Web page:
Wake Up, Philippines!

Where pigs fly and fish are blue

Posted in Food/Drinks, Hotels/Restaurants/Bars by Erineus on February 26, 2009

By Julie Cabatit-Alegre
Updated February 26, 2009 12:00 AM

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The first thing that you find appealing about the combo bistros, which opened recently at the ground level of the new Eastwood Mall in Libis, Quezon City, is their names — BluFish and The Flying Pig.

MANILA, Philippines – The first thing that you find appealing about the combo bistros, which opened recently at the ground level of the new Eastwood Mall in Libis, Quezon City, is their names — BluFish and The Flying Pig. The menu is just as creative, combining fresh flavors with western and Asian influences. “But I would not call it fusion,” chef Peter Ayson clarifies. “What we do is rustic cooking with a twist.”

“It’s the kind of food you’d serve at home to impress your guests,” says managing partner Raymund Magdaluyo, the young restaurateur who is also behind other popular eating places, such as Red Crab, Heaven and Eggs, Claw Daddy, New Orleans, and Fish Out of Water.

“Contemporary coastal cooking” is how it is described on the BluFish menu. “Think of the areas along the Mediterranean, the Italian Riviera, the French Riviera,” Magdaluyo says.

“It’s simple cooking, nothing sophisticated,” Ayson explains. “The highlight of the recipe is the freshness of the seafood itself. We like to source locally, such as our Visayan sea bass from Iloilo called bulgan, or apahap in Tagalog, so we get it really fresh, not frozen.”

Top on the menu is the Moroccan Sea Bass, which is steamed Visayan sea bass with lemon doukah (marinade made with Mediterranean spices), roasted vegetables and couscous stuffing. It is served whole, for sharing. “The fish is cooked immediately after it is ordered, not before,” says Ayson. “It is cooked whole, rather than filleted, to keep the flavor, which you get from the bones, and also the moisture and texture.”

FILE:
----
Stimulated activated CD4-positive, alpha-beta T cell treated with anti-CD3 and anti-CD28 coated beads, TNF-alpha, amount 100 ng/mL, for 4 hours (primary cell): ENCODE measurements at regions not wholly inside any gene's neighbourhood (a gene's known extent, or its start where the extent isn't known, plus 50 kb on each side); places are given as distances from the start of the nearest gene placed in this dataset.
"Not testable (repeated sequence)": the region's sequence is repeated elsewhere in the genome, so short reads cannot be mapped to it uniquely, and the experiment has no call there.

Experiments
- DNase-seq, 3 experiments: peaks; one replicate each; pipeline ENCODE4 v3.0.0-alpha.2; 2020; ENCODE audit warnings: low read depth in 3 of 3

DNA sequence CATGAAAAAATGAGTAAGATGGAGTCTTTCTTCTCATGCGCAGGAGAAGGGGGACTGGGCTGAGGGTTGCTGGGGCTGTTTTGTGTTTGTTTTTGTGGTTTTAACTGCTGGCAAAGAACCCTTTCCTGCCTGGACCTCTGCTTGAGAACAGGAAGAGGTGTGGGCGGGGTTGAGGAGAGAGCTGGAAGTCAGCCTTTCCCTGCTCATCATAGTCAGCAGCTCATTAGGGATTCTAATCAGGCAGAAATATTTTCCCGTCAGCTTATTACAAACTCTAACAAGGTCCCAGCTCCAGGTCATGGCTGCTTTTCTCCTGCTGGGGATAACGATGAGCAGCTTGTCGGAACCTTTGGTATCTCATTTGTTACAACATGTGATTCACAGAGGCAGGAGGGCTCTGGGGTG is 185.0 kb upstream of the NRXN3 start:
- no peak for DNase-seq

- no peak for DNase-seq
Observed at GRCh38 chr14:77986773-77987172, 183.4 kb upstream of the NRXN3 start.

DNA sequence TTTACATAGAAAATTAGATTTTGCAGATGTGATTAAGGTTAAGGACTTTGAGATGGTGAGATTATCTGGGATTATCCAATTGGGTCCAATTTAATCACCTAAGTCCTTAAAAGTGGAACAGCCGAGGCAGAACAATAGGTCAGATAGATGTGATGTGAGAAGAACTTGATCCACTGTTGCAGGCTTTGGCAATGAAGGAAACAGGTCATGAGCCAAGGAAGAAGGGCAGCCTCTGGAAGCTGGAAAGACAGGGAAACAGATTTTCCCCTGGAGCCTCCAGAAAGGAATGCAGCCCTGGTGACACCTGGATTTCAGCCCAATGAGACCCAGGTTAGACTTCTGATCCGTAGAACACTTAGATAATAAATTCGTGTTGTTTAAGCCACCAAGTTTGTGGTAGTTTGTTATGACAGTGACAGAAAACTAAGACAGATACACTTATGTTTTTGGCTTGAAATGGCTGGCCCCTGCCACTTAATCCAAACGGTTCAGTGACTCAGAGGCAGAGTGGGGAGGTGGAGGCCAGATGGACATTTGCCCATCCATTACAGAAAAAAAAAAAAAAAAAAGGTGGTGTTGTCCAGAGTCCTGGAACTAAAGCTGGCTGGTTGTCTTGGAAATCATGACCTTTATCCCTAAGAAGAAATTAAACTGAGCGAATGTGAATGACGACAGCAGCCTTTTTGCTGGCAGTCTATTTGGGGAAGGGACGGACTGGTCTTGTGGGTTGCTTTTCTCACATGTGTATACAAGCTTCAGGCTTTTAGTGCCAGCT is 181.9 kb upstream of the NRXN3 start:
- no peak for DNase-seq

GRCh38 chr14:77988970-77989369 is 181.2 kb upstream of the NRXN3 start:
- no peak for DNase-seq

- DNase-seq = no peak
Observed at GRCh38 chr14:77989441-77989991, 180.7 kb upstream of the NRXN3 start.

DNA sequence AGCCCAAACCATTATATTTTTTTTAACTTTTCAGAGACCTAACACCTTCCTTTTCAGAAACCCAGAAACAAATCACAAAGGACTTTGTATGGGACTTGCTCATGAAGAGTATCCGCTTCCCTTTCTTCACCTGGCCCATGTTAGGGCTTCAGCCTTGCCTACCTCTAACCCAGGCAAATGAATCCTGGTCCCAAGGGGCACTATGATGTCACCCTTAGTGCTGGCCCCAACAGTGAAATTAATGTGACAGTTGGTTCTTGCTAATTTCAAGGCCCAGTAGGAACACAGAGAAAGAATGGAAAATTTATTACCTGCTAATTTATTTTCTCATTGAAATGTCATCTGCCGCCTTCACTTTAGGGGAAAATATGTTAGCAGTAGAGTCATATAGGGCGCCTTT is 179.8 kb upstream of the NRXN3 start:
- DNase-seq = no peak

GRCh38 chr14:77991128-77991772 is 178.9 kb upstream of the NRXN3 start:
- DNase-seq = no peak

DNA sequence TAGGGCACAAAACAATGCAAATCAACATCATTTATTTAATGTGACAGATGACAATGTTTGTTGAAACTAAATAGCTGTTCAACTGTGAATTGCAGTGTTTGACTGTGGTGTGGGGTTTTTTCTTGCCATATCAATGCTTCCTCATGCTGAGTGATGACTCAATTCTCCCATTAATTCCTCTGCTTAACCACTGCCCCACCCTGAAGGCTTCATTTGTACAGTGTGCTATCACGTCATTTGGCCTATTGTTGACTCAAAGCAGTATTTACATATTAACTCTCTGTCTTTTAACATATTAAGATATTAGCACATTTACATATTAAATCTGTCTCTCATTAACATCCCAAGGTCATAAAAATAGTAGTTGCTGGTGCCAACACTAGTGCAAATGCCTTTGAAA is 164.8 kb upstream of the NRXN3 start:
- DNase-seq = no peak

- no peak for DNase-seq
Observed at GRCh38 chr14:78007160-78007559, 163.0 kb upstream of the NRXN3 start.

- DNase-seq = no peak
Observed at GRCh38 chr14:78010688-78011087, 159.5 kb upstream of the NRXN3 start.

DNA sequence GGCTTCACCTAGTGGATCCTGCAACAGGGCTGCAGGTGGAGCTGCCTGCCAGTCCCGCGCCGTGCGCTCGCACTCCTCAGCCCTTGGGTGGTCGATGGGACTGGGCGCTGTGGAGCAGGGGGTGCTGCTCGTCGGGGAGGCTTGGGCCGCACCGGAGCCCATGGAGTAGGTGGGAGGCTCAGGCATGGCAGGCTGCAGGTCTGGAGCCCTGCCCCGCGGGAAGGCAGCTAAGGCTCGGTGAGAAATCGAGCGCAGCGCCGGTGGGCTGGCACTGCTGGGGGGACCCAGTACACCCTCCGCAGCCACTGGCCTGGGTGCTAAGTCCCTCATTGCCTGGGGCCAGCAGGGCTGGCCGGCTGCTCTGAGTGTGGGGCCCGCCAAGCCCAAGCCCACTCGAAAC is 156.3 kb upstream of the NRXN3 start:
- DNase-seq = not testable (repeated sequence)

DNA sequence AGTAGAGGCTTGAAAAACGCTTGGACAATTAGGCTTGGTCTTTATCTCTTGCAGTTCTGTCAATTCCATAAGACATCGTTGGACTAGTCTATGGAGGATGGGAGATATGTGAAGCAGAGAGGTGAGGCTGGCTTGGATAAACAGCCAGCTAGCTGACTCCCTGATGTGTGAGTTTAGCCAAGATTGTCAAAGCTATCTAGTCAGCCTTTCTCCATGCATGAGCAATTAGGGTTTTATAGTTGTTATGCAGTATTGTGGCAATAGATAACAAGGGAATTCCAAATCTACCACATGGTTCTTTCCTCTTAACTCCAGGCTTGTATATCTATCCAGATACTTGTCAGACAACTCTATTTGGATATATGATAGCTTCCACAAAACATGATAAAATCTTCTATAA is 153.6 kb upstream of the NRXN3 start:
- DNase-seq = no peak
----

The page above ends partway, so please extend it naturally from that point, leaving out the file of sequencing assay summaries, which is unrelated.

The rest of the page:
Ayson, who grew up and studied at the International School in Indonesia where his father worked as an expat, received his culinary training when he returned to the Philippines from CCA in Katipunan in Quezon City, and CIA in Napa Valley in California where he mastered in regional American cuisine, “which is really more than just burgers and fries,” Ayson says. He also worked as sous chef at Orange, the popular breakfast place in Chicago. He says his idol is celebrity chef Jamie Oliver, who is also a healthy food advocate. “I’ve thought about my social responsibility to my guests,” he says, alluding to healthy cooking and healthy eating. He does not rely on fat or butter to give his dishes flavor but rather on the freshness of the ingredients, keeping the cooking to a minimum so as not to overpower them.

The ceviche (or kinilaw) samplers are served in small trays of three shot glasses, each containing a generous mix of fresh seafood. The ceviche samba sampler brings together chipotle (Mexican peppers) mixed seafood in mango cilantro, and ahi tuna and grilled squid in coco water. The Ceviche Riviera Cruiser features ingredients that are less commonly encountered in your usual kinilaw, such as pampano with basil and candied orange rind, and seafood saffron ceviche. The Southeast Asian Kinilaw Sampler presents something more familiar, with our own tanguigue in coco cream, tuna laab (Thai) in lime, and mussels in Malaysian curry ceviche.